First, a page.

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part of a small rebellion | by maryann johanson

watch it: “Michael Jackson Has Died”

There’s something very creepy about this, mostly because I suspect it wasn’t meant to be creepy at all, but Important and Meaningful:

One of the saddest days in a long time? Do people really feel that way about celebrities? Or are people’s lives really that devoid of real emotion that the death of someone they didn’t even know has the power to move them that much? Isn’t that taking fandom too far?

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  • Cate

    I’m with you, MaryAnn. That was creepy.

    As for the general public’s weeping and wailing – I don’t get it.

  • SaintAndy

    As for the general public’s weeping and wailing – I don’t get it.

    Ok, I am the one who doesn’t understand what you are saying. Is it so abnormal to feel even the slightest emotion when another human being dies? Isn’t it normal to feel just a little bit of sadness when you hear on the news about some deaths in an accident, or in one of the meaningless wars that are still going on around the planet? I’m not advocating that we should weep every time we hear of such tragic events, because that would makes life impossible for us, but surely it is normal to feel something … some sort of discomfort, however slight…

    I remember all those years ago, when I cried hearing about Princess Diana’s death ..and I live in the opposite corner of Europe ..but I still felt sad, for how she died, and her children ..and how, for all her faults, she still managed to do some good in this world..

    Bottom line, while I don’t approve of mass hysteria about someone’s demise, I think it is absolutely normal to feel sad …take Jackson, for instance ..I was never a fan, and I thought he was probably guilty of abusing those children ..but ..on the other hand ..when I see that fans mourn him, while his family are already fighting over money, it shows me that we need all the empathy we can get.

    Isn’t the ability to relate to others, and to mourn someone as if we would mourn a relative something that makes us better beings?

    I know I overdid it with the rhetorical questions, but I hope you understand what I mean.

  • Jason

    What’s with the Billy Mays mask?

  • Cate

    It’s not that I don’t empathize. I feel badly for the people in his life who knew him and cared about him. And that is my general feeling when someone dies, even someone I don’t know.

    What I have a negative, or incomprehending, response to is the mass hysteria and the deification/sanctification of the dead celebrity who was a person, with flaws like any of us.

  • SaintAndy

    What I have a negative, or incomprehending, response to is the mass hysteria and the deification/sanctification of the dead celebrity who was a person, with flaws like any of us.

    I couldn’t agree with you more in that respect ..it’s just this angle was not entirely clear from the way MaryAnn phrased her question. Still, even if Jackson does not justify the hysteria, there are certain deaths that do ..at least partially, because of what those people stood for ..think Mother Teresa, the Pope…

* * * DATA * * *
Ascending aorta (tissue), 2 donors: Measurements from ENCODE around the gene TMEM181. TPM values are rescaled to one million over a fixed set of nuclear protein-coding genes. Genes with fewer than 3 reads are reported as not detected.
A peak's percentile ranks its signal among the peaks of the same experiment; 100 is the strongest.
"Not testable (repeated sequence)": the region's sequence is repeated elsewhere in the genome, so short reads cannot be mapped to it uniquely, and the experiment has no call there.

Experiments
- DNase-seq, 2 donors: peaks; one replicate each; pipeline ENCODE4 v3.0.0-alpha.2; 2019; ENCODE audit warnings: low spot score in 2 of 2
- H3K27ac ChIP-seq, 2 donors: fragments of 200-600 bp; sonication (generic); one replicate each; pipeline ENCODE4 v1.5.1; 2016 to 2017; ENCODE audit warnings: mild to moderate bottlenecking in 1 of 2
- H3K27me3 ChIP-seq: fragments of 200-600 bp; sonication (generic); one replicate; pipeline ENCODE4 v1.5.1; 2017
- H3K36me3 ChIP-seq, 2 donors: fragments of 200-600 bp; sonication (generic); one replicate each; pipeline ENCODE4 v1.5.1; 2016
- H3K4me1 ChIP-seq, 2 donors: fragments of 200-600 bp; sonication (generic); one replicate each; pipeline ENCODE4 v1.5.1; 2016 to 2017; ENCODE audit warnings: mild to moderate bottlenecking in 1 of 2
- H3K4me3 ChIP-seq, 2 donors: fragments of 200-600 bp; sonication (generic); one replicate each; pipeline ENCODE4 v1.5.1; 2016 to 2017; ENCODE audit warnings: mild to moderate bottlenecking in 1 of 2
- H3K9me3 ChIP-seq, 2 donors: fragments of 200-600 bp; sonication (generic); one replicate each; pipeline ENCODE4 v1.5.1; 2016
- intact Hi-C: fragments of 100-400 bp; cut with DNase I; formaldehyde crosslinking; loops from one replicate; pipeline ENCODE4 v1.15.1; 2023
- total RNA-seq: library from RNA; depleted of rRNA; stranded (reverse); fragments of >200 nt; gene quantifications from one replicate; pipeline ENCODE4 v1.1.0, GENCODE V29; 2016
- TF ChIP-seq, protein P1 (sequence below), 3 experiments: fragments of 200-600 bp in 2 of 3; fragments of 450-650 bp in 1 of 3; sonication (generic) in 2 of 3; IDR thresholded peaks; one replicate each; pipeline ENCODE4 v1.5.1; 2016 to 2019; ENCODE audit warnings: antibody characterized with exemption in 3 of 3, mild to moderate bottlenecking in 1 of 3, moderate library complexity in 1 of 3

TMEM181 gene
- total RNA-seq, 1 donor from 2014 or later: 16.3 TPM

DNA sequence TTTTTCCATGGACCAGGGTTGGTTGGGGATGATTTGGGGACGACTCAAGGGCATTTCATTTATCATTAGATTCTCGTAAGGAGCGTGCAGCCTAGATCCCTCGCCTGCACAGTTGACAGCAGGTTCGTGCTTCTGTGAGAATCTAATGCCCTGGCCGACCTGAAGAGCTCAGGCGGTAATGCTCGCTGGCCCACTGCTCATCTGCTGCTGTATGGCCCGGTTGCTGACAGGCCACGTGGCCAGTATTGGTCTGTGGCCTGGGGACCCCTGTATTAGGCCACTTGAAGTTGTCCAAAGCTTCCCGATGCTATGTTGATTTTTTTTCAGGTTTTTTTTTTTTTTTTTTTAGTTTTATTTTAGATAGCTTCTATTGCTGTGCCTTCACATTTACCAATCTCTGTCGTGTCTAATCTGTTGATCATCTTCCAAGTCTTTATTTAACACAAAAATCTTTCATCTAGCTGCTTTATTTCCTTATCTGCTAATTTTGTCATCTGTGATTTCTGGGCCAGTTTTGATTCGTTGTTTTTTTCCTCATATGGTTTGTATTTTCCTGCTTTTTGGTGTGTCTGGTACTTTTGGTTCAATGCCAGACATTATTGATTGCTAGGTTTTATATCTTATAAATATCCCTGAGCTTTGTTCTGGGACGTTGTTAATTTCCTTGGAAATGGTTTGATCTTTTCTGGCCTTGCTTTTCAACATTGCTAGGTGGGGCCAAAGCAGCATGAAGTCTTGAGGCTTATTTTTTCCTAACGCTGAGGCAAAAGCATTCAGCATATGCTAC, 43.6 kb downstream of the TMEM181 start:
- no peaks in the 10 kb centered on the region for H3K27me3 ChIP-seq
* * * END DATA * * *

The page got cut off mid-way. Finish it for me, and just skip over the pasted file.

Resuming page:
• I think with Michael Jackson, it also goes with being a musician.

    The impact that music can have in someone’s life can be major. There’s a connection between singer and audience that I would say is far greater than an actor, director, or other infomercial host can ever capture. The songs, either the lyrics or the way they’re sung, can give a glimpse into who the singer is.

    If Angelina Jolie or Steven Speilberg were to die tomorrow, it would obviously be huge news, but I don’t believe that it would devastate people as much as the deaths of Michael Jackson, Elvis Presley, John Lennon, Janis Joplin, et al have done.

  • If Angelina Jolie or Steven Speilberg were to die tomorrow, it would obviously be huge news, but I don’t believe that it would devastate people as much as the deaths of Michael Jackson, Elvis Presley, John Lennon, Janis Joplin, et al have done.

    This is something I was talking about at work yesterday… we collectively wondered if there was somebody who could die on Friday or Saturday and take the media spotlight away from Michael Jackson.

    It’s not an easy question to answer, except maybe President Obama. He’s the only one we could all agree would do the trick.

    Jackson was a monumental star. Maybe it required his death for people to forget all the bullshit of the last 15 years and remember what an impact he had on them. I know half the soundtrack of my childhood was sung by Michael Jackson. Do you remember when he premiered the video for Black and White? It was on FOX for crying out loud, where it set a ratings record. I remember watching it; being excited for it. This whole thing is fascinating. Plus the added tragedy of how his life turned out. It’s easy to see how people can get worked up.

  • PaulW

    Celebrities reach us in ways that even people around us can’t.

    While I’m close to my parents and my siblings, none of them fully understood a lot of the internal angst and social unease I had and still have (my twin still appraises me, looks at me like I’m an idiot). But I grokked Kurt Cobain. The Nevermind album spelled out a lot of that angst, that unease. When Cobain died – even though I’ve never met him – a part of me understood why. And that part of me has hated that coward ever since.

    We weep and despair when people like Diana or Michael Jackson or Paul Newman or Pat Tillman die, even though we may be strangers to them and they to us, because we still saw them on a larger stage. Because despite the playacting and roles allotted to them on that stage, we somehow believe that those celebrities’ “performances” weren’t fake, that we were seeing aspects of their true selves, that there was something to their passions and their pains that we could relate to.

    And so people mourn Michael Jackson, for his flaws and for his virtues. I’m tempted to quote “Lord Jim”: Is he satisfied–quite, now, I wonder? We ought to know. He is one of us–and have I not stood up once, like an evoked ghost, to answer for his eternal constancy? Was I so very wrong after all?…

  • Nathan